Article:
Chaos in cream clothes

2011-01-08 00:00

DESPAIR has descended upon Australian cricket. Embarrassment has become an acquaintance. Humiliation has introduced itself. Calamity has piled upon calamity.

For the first time in its august history, Australia suffered three innings defeats in a series. And their opponents? England!

Australia have been given a cricketing education. In the fifth and final Test of the series England appeared to be playing a different game on a different pitch. When they batted the track was as placid as celery. Between innings the curator moved the poles and the pitch had more kick than a cranky colt. Even the outfield seemed to slow down. Not that the Aussies reached it all that often.

Everyone in Australia has been watching the contest between South Africa and India and admiring the outstanding play of the great champions on both sides – Sachin Tendulkar, the batting giant of the era, Jacques Kallis, surely the most underrated player the game has known, Dale Steyn the supreme speedster and Harbhajan Singh, a fighter to the core. Contrastingly the cricket down under has been one-sided. Of the two teams out there, only one is playing Test cricket.

Over the years the Aussies have given the basics of the game their due. Certainly locals like to play an aggressive game but it’s always been from a strong base. It has been an empire built on stone. Now the sands shift under the team and the house falls down.

Over the years batsmen incapable of moving their feet quickly into position have been discarded. Other nations might look at the head or shoulders or hands but Aussies examine the pegs.

Now the visitors move their pedals with an alacrity and precision missing in the home camp. It has been a slaughter of the guilty.

Over the years bowlers unable to keep a tidy length have been ditched. S.F. Barnes said that there were three qualities a bowler needed — “length, length and length.” No-one needed to tell the Australians. Now the Poms hit the spot as well as a beer on a cold afternoon whilst the local flingers pitch short and are cut and pulled.

Australians have long been regarded as the fittest Test team. Now the visitors have been altogether sharper. Traditionally Australians have been superior between the wickets. Now Shane Watson leaves more people stranded than a dodgy airline. Steve Smith, too, was almost run out. Disintegration of the mind was complete. It was chaos in cream clothes.

Australia’s younger players were given a particularly harsh lesson. The contests between Phil Hughes and Tim Bresnan and then Usman Khawaja and Graeme Swann were excruciating struggles between predator and prey. In the years ahead these tyros ought to remember these tough times. Steve Waugh never forgot them.

Hughes was expertly worked over by a bluff Yorkshireman. Like his comrades, Bresnan is well aware of the team plans and carries them out with cheerful hostility. Not that the strategies are complex. As far as the lefty is concerned they involve cramping his stroke play by aiming at his body. Above all they mean permitting him no respite, making him sweat on his next run, getting inside his brain, convincing him that he is not good enough.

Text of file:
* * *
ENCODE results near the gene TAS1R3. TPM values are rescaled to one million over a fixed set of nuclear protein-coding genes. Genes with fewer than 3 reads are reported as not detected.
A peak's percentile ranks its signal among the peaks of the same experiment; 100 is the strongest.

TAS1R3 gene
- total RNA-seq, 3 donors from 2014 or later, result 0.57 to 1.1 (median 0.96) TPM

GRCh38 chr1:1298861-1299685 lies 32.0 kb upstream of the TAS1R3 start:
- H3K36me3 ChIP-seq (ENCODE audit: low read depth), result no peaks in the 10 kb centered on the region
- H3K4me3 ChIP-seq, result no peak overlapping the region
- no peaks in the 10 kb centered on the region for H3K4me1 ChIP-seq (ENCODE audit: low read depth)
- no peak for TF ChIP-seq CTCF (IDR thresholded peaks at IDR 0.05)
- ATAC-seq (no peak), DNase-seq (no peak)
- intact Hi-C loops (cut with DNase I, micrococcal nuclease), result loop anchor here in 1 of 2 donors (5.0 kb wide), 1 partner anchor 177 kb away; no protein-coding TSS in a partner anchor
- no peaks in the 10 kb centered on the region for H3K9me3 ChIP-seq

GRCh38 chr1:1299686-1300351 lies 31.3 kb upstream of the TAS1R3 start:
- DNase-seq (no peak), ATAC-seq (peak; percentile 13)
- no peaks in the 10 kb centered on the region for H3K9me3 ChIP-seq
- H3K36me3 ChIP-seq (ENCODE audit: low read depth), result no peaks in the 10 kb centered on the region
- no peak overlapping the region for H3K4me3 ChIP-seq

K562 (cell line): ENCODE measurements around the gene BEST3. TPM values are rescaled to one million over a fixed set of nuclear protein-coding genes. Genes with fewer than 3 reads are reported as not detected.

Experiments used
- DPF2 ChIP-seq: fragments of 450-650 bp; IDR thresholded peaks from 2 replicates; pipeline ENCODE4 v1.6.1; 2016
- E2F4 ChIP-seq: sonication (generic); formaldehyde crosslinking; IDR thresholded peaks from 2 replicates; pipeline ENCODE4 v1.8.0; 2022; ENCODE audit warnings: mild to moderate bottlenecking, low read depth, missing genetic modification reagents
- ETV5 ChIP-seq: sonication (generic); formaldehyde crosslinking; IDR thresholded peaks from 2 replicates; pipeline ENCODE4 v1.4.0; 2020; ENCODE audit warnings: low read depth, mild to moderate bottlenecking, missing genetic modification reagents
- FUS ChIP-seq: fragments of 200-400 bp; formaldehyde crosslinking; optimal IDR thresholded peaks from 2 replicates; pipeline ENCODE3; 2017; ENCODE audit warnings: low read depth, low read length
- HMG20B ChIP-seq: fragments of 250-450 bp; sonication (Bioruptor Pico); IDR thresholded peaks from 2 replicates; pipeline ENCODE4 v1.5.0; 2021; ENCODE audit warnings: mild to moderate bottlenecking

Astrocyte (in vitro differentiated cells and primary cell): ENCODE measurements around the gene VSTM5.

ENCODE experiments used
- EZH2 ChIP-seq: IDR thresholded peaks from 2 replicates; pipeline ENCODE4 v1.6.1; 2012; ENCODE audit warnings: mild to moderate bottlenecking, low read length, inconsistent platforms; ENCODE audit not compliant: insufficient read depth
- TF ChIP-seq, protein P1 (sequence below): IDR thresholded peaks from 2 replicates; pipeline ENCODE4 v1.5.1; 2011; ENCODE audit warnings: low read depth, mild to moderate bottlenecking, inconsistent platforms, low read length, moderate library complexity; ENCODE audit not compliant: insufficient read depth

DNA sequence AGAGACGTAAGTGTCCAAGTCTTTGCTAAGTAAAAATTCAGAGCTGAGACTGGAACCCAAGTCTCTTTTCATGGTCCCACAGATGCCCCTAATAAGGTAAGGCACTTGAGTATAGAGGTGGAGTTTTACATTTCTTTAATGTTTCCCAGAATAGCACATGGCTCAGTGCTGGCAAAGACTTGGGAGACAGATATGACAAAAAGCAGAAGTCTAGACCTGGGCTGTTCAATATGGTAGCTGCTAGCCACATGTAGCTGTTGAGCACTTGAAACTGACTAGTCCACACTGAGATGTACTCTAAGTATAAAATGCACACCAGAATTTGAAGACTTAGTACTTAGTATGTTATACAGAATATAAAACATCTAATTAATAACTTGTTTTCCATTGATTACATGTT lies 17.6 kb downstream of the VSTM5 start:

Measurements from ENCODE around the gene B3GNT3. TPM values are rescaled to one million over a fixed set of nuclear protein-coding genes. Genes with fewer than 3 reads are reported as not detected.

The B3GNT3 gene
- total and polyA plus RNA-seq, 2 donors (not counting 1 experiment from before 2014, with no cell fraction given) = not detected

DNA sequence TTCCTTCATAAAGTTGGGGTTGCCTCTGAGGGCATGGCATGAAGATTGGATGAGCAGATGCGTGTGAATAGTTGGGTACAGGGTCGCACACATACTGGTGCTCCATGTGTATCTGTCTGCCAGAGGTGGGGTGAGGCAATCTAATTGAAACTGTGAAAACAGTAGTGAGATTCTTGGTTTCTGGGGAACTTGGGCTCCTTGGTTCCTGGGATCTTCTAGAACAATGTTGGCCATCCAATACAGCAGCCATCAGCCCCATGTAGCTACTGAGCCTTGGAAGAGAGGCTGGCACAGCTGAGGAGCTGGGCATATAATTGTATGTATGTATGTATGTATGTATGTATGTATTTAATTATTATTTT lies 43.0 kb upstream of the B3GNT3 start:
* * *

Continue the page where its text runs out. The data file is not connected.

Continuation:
Bresnan was unrelenting. Hughes dug in. He resembles a house whose renovations are incomplete. Midway between an instinctive player with a homespun technique and a polished product, he is caught in the worst of both worlds. That does not mean he is wrong to seek improvement. More likely it was a mistake to promote him before the work was complete.

Bresnan probed away, ball after ball, asking questions, giving nothing. Hughes fidgeted and fought and fretted and survived by the skin of his teeth. For several overs neither combatant blinked. But the seamer sensed that pressure was building. He sent down another ball angled in across and the lefty poked at it, touched it and departed with head bowed. It was proper five day cricket, a test of skill not a bashing of the ball.

Khawaja looked poised and polished but he was worked over by Swann. Determined to avoid his first innings mistake, the newcomer concentrated on defence. His foe was patient and crafty. Swann did not toss anything up or deliver anything loose. He is a fly trap whose sweetness is not to be trusted. Now and then he turned a ball past the bat and once his zipper almost sneaked through.

Khawaja did not look much like breaking out. Older players tried but their execution was poor. As it happened Khawaja fell to swing not spin. Anderson’s second spell was superb as he bent the ball either way at will, drawing errors from bemused batsman.

Khawaja counted amongst his victims as he hung his bat out to dry. If he ever doubted it, he knew now that Test cricket can be a tough game. Experience is a hard master but it teaches well.

• Peter Roebuck is an international cricket correspondent who is based in Pietermaritzburg, and currently covering the Ashes series in Australia.

Everyone in Australia has been watching the contest between South Africa and India and admiring the outstanding play of the great champions on both sides.

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